Making Crime Pay!
December 12, 2003
English 111: Writing II
Clarion University of PA
David H. Dallas (author)
Tough On Taxpayers
"Let's get tough on crime", while a popular theme with politicians and voters alike, has spawned an avalanche of mandatory sentencing laws which have led to prison overcrowding and ballooning costs to the taxpayers. Over the next five years, the federal and state prison population is projected to increase to 1.6 million. The annual maintenance cost of a single prisoner is estimated at $30,000 (Reynolds 1).
In order to defer prison costs, politicians have passed legislation, which allows businesses to hire convicts. Bob Gobin in "Prison Labor Makes Sense" quotes one legislator who stated, "Prison is the price for crime. [We must] minimize the price that citizens pay to exclude criminals from society" (1). In order to minimize this expense, correctional institutions can now subtract the cost of incarceration, mandatory savings, victim's compensation, Social Security and Medicare from inmate's wages (Miller 6).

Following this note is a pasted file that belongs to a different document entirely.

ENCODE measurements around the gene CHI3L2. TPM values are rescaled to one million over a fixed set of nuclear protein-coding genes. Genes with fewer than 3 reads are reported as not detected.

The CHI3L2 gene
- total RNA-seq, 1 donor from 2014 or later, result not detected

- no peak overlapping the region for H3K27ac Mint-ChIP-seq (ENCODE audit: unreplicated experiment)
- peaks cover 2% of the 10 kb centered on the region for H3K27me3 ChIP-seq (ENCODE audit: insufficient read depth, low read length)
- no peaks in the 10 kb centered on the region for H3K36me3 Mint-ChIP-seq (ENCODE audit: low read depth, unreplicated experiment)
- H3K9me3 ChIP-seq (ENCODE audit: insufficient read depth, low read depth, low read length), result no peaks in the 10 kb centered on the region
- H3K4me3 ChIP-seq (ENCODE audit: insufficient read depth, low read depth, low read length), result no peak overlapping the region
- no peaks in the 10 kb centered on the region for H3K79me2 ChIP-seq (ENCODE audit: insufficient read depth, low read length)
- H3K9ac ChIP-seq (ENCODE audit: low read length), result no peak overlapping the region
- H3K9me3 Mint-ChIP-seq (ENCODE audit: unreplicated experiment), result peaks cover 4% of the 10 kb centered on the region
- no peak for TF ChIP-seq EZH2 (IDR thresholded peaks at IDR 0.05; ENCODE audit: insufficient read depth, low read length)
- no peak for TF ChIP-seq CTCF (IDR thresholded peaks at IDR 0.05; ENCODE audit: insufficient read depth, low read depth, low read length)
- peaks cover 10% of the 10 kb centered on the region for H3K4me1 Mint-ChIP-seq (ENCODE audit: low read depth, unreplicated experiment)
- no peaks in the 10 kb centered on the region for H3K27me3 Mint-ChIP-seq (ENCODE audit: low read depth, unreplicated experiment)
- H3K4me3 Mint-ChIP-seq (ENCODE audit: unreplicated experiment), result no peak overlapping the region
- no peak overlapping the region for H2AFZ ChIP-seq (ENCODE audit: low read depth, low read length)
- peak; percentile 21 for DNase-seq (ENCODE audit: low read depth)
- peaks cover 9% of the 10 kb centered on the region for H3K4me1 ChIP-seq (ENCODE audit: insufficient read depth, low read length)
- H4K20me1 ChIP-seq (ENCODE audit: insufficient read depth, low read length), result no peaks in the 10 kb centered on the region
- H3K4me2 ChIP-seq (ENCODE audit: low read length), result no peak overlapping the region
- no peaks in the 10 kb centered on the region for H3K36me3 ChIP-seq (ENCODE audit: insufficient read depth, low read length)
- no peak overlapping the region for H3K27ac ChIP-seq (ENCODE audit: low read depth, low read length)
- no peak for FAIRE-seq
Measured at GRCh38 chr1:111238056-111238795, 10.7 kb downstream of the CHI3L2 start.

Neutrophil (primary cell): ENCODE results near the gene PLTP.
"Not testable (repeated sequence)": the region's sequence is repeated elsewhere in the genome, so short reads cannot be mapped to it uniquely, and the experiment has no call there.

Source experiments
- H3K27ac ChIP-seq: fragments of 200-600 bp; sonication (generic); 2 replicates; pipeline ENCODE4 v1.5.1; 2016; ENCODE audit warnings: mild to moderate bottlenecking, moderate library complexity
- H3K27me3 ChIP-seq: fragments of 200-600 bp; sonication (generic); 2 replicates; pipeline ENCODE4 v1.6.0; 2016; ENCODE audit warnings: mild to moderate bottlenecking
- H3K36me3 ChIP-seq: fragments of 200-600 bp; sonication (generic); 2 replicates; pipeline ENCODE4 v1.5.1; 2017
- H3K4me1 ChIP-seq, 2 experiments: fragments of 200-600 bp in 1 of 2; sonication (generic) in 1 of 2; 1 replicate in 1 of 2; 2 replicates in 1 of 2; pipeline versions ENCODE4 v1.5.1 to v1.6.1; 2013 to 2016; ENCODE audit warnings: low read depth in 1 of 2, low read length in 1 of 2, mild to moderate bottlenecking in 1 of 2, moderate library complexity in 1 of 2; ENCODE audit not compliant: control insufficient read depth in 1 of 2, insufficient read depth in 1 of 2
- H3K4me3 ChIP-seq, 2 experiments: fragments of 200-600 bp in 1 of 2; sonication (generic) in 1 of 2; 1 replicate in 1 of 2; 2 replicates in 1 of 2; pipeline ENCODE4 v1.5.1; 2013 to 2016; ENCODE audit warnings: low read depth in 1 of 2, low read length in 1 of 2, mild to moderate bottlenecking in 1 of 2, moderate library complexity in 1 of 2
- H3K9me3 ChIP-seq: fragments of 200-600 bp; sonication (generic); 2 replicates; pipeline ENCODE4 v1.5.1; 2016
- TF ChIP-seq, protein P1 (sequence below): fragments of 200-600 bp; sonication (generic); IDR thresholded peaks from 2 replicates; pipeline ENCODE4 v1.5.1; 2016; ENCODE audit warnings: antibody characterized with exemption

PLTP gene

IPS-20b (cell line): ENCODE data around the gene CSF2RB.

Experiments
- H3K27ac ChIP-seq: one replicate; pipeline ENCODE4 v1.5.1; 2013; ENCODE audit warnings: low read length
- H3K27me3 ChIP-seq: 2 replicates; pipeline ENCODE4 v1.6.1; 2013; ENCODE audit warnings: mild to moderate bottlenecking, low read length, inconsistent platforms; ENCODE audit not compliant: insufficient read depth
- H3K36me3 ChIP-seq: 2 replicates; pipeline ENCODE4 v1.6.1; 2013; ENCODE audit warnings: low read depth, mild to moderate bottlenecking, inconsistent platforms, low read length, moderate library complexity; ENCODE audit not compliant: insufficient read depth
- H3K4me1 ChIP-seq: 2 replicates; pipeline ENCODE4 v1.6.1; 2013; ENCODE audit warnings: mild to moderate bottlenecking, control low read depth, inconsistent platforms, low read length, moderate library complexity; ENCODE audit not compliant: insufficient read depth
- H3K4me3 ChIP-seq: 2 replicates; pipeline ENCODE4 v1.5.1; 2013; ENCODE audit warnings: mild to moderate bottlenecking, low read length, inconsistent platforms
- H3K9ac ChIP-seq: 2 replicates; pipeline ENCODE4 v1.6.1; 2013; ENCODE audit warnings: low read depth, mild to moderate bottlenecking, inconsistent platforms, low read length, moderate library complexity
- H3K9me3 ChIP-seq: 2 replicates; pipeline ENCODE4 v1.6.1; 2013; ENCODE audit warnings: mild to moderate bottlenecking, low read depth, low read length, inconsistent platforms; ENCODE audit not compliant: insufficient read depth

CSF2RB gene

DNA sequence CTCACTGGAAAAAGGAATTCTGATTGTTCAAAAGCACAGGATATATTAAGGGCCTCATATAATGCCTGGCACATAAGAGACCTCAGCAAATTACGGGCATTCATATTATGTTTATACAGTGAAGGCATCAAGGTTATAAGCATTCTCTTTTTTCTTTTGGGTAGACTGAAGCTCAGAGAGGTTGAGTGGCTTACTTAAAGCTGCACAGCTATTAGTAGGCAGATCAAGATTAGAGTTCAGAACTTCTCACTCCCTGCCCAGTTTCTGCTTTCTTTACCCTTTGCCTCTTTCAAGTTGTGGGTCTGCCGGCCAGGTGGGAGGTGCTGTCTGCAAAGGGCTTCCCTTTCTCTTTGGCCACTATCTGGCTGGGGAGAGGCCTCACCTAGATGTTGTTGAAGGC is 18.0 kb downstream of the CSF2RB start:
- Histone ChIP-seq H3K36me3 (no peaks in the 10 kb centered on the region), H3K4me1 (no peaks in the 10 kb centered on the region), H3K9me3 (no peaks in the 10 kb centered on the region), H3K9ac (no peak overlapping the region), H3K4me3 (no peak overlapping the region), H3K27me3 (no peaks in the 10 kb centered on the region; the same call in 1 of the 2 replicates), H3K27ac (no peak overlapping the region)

Sen. Phil Gramm (R-Texas) has called for prison labor to pay half the cost of the federal prison system (Reese 6).
Will It Be Enough?
This new source of funding could be significant according to Morgan O. Reynolds, Director of the Criminal Justice Center at the National Center for Policy Analysis (NCPA) and Texas A&M University economics professor. If even half of the prisoners could be employed during the next 5 years, their work would cut taxpayer costs by almost $9 billion per year, or about 25% of the total cost of prison support (1).
Will Businesses Go For It?
Prisons are a resource of inexpensive labor eliminating the need to relocate overseas. Lockhart Technologies went from paying non-prisoners $10 an hour to paying prisoners minimum wage plus only $1 a year in rent,